Patagonia - South America’s cold rugged wilds over two countries (31 May)

Interesting Facts about Patagonia

ONE OF THE WORLD’S largest wilderness areas, South America’s Patagonia region is shared by Argentina and Chile, and it encompasses a range of rugged landscapes. Its northern end edges against the grassy Argentine Pampas, and it stretches south to the untamed, remote islands of Tierra del Fuego scattered within the Beagle Channel. Whales frolic in the Atlantic waves breaking against Patagonia’s eastern edge, and the Andes Mountains loom over glacial lakes on the Chile–Argentina boundary. The region’s roads and vistas have been traversed and explored by legendary figures like Ernesto “Che” Guevara, Bruce Chatwin, and Charles Darwin.
Península Valdés, called by some a cold Galápagos, juts into the Atlantic, its beaches a playground for seals, sea lions, penguins, and other marine life. Pods of whales and orcas migrate just off the peninsula’s shores at Punta Norte, and in the Golfo Nuevo. Welsh pioneers settled here over a century and a half ago and founded the town of Puerto Madryn. Their descendants still live on the peninsula; in small towns, some even continue to speak Welsh. A serene, alpine center of chocolate-making and ski lodges awaits in San Carlos de Bariloche, Patagonia’s Teutonic heart, with architecture that’s a homage to Bavaria. Patagonia is raw, rugged, and at its most spectacular on the Chilean border along the Andes Mountains. At the heart of this landscape is the famous pinnacle Monte Fitz Roy. Locals call it Cerro Chaltén, a fusion of Spanish and Tehuelche words meaning “smoking mountain,” for the misty ring around its 11,073-foot (3,375 m) summit. Its sheer granite surface looms over Lago Viedma on the northern edge of Parque Nacional Los Glaciares, home to nearly 50 major glaciers.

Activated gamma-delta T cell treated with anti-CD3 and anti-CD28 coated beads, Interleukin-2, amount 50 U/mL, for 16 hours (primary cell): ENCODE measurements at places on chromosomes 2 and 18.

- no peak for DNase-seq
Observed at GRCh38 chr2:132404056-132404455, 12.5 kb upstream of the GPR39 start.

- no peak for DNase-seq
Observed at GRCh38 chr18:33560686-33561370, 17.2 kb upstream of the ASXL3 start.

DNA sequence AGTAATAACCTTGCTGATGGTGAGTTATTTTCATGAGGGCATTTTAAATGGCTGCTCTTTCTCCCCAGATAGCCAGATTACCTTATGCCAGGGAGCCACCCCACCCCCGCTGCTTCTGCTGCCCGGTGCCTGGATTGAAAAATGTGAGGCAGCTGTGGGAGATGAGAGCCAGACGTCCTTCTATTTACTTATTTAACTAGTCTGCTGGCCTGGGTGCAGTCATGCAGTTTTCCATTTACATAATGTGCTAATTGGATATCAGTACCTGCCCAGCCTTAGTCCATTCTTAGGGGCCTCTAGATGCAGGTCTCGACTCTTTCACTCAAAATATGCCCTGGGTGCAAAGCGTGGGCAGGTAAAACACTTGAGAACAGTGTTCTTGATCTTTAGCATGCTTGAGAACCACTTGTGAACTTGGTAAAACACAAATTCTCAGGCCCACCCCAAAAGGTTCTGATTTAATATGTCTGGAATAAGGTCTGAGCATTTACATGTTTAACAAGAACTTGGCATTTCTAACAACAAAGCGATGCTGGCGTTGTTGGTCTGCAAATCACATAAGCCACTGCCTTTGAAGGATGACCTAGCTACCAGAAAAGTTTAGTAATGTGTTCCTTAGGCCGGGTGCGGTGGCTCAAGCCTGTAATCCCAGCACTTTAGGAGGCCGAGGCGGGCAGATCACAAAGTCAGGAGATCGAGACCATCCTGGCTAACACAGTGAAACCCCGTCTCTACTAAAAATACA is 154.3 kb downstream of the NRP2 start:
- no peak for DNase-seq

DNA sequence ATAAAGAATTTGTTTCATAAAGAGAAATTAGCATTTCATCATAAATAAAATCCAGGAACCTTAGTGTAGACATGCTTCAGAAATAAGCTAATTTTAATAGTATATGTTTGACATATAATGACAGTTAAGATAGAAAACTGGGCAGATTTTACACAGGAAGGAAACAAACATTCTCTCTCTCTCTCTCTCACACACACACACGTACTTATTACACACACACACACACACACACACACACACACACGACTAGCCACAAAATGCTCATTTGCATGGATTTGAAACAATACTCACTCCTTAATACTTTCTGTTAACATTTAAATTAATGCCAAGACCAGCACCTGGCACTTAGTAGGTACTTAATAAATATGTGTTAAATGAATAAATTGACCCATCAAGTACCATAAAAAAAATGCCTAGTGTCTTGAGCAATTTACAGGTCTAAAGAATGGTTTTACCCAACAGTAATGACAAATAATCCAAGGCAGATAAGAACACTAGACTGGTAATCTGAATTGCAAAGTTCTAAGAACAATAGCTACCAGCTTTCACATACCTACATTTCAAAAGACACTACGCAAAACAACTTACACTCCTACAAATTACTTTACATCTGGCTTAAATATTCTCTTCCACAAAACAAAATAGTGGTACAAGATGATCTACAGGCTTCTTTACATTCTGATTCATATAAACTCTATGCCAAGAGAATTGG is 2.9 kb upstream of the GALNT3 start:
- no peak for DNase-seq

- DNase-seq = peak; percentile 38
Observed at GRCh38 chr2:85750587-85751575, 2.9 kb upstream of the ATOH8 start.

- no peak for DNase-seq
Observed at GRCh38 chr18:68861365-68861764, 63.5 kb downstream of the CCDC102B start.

The most impressive glacier of all is Perito Moreno, a three-mile-wide (5 km) wall of aquamarine-colored ice that rises almost 200 feet (61 m) above Lago Argentino and emits a grinding roar as it shifts. This is one of Patagonia’s essential sights, and viewing platforms are crowded with visitors awed by bus-size chunks of ice shearing off the glacier and crashing into the lake’s water. Others strap on spiked crampons and climb over the glacier’s white, wrinkly, lunar surface.
South of the park, Torres del Paine, a dramatic triplet of mountain summits, straddles the Argentina–Chile border. Patagonia’s end-of-the-earth feeling is strongest in Ushuaia, the world’s southernmost city, pressed between the soaring tail of the Andes and the violent waves of the Beagle Channel. Its lonely port is a base for ships leaving for Antarctica.